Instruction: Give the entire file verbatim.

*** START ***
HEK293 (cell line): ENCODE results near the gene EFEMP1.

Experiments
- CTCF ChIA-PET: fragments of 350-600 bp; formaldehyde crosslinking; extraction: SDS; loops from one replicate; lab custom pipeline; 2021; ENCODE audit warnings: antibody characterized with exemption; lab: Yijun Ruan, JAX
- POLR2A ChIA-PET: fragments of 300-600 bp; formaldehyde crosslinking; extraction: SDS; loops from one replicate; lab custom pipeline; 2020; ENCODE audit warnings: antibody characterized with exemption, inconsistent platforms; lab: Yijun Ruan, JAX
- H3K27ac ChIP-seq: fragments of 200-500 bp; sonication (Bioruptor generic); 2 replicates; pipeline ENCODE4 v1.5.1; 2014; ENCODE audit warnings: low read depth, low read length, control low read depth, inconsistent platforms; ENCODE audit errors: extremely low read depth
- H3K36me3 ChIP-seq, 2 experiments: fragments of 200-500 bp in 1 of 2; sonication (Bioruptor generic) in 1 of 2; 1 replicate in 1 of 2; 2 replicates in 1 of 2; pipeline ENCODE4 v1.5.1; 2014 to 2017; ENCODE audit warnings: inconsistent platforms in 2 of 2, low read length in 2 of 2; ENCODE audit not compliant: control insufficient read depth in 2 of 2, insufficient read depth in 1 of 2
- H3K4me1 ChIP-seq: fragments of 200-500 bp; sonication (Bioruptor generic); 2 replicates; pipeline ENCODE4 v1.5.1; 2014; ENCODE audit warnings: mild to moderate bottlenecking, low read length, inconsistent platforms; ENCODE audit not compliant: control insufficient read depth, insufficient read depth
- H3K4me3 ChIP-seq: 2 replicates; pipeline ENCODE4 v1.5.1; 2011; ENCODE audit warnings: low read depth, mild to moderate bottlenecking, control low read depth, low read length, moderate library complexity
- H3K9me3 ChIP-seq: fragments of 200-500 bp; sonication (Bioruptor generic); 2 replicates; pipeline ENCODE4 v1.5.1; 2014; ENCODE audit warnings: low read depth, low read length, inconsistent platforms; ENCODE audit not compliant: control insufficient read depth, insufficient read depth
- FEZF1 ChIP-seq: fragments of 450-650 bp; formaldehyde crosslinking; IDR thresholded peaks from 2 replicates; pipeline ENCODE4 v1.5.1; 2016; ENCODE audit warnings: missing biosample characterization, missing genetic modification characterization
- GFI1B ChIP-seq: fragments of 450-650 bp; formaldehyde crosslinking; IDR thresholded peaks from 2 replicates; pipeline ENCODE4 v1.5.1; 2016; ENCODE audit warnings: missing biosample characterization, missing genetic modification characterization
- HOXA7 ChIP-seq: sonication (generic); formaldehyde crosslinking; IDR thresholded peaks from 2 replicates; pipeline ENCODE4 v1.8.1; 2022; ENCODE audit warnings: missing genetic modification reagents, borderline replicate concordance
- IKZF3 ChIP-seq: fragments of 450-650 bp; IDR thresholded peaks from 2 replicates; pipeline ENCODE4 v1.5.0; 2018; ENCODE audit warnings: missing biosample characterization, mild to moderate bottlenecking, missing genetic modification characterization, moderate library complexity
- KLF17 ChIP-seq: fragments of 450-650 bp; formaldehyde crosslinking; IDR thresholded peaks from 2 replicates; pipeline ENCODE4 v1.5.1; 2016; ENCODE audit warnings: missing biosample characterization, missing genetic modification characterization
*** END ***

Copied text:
HEK293 (cell line): ENCODE results near the gene EFEMP1.

Experiments
- CTCF ChIA-PET: fragments of 350-600 bp; formaldehyde crosslinking; extraction: SDS; loops from one replicate; lab custom pipeline; 2021; ENCODE audit warnings: antibody characterized with exemption; lab: Yijun Ruan, JAX
- POLR2A ChIA-PET: fragments of 300-600 bp; formaldehyde crosslinking; extraction: SDS; loops from one replicate; lab custom pipeline; 2020; ENCODE audit warnings: antibody characterized with exemption, inconsistent platforms; lab: Yijun Ruan, JAX
- H3K27ac ChIP-seq: fragments of 200-500 bp; sonication (Bioruptor generic); 2 replicates; pipeline ENCODE4 v1.5.1; 2014; ENCODE audit warnings: low read depth, low read length, control low read depth, inconsistent platforms; ENCODE audit errors: extremely low read depth
- H3K36me3 ChIP-seq, 2 experiments: fragments of 200-500 bp in 1 of 2; sonication (Bioruptor generic) in 1 of 2; 1 replicate in 1 of 2; 2 replicates in 1 of 2; pipeline ENCODE4 v1.5.1; 2014 to 2017; ENCODE audit warnings: inconsistent platforms in 2 of 2, low read length in 2 of 2; ENCODE audit not compliant: control insufficient read depth in 2 of 2, insufficient read depth in 1 of 2
- H3K4me1 ChIP-seq: fragments of 200-500 bp; sonication (Bioruptor generic); 2 replicates; pipeline ENCODE4 v1.5.1; 2014; ENCODE audit warnings: mild to moderate bottlenecking, low read length, inconsistent platforms; ENCODE audit not compliant: control insufficient read depth, insufficient read depth
- H3K4me3 ChIP-seq: 2 replicates; pipeline ENCODE4 v1.5.1; 2011; ENCODE audit warnings: low read depth, mild to moderate bottlenecking, control low read depth, low read length, moderate library complexity
- H3K9me3 ChIP-seq: fragments of 200-500 bp; sonication (Bioruptor generic); 2 replicates; pipeline ENCODE4 v1.5.1; 2014; ENCODE audit warnings: low read depth, low read length, inconsistent platforms; ENCODE audit not compliant: control insufficient read depth, insufficient read depth
- FEZF1 ChIP-seq: fragments of 450-650 bp; formaldehyde crosslinking; IDR thresholded peaks from 2 replicates; pipeline ENCODE4 v1.5.1; 2016; ENCODE audit warnings: missing biosample characterization, missing genetic modification characterization
- GFI1B ChIP-seq: fragments of 450-650 bp; formaldehyde crosslinking; IDR thresholded peaks from 2 replicates; pipeline ENCODE4 v1.5.1; 2016; ENCODE audit warnings: missing biosample characterization, missing genetic modification characterization
- HOXA7 ChIP-seq: sonication (generic); formaldehyde crosslinking; IDR thresholded peaks from 2 replicates; pipeline ENCODE4 v1.8.1; 2022; ENCODE audit warnings: missing genetic modification reagents, borderline replicate concordance
- IKZF3 ChIP-seq: fragments of 450-650 bp; IDR thresholded peaks from 2 replicates; pipeline ENCODE4 v1.5.0; 2018; ENCODE audit warnings: missing biosample characterization, mild to moderate bottlenecking, missing genetic modification characterization, moderate library complexity
- KLF17 ChIP-seq: fragments of 450-650 bp; formaldehyde crosslinking; IDR thresholded peaks from 2 replicates; pipeline ENCODE4 v1.5.1; 2016; ENCODE audit warnings: missing biosample characterization, missing genetic modification characterization